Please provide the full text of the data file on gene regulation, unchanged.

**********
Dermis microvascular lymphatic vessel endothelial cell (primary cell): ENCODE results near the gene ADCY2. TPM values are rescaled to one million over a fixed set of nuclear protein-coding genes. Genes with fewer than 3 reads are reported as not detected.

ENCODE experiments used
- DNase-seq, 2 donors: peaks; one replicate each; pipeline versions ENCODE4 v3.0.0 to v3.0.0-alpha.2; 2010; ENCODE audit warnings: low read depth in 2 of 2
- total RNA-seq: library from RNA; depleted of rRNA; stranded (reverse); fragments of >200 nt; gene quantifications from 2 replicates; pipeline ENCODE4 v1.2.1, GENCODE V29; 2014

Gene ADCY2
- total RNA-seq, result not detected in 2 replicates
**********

Dermis microvascular lymphatic vessel endothelial cell (primary cell): ENCODE results near the gene ADCY2. TPM values are rescaled to one million over a fixed set of nuclear protein-coding genes. Genes with fewer than 3 reads are reported as not detected.

ENCODE experiments used
- DNase-seq, 2 donors: peaks; one replicate each; pipeline versions ENCODE4 v3.0.0 to v3.0.0-alpha.2; 2010; ENCODE audit warnings: low read depth in 2 of 2
- total RNA-seq: library from RNA; depleted of rRNA; stranded (reverse); fragments of >200 nt; gene quantifications from 2 replicates; pipeline ENCODE4 v1.2.1, GENCODE V29; 2014

Gene ADCY2
- total RNA-seq, result not detected in 2 replicates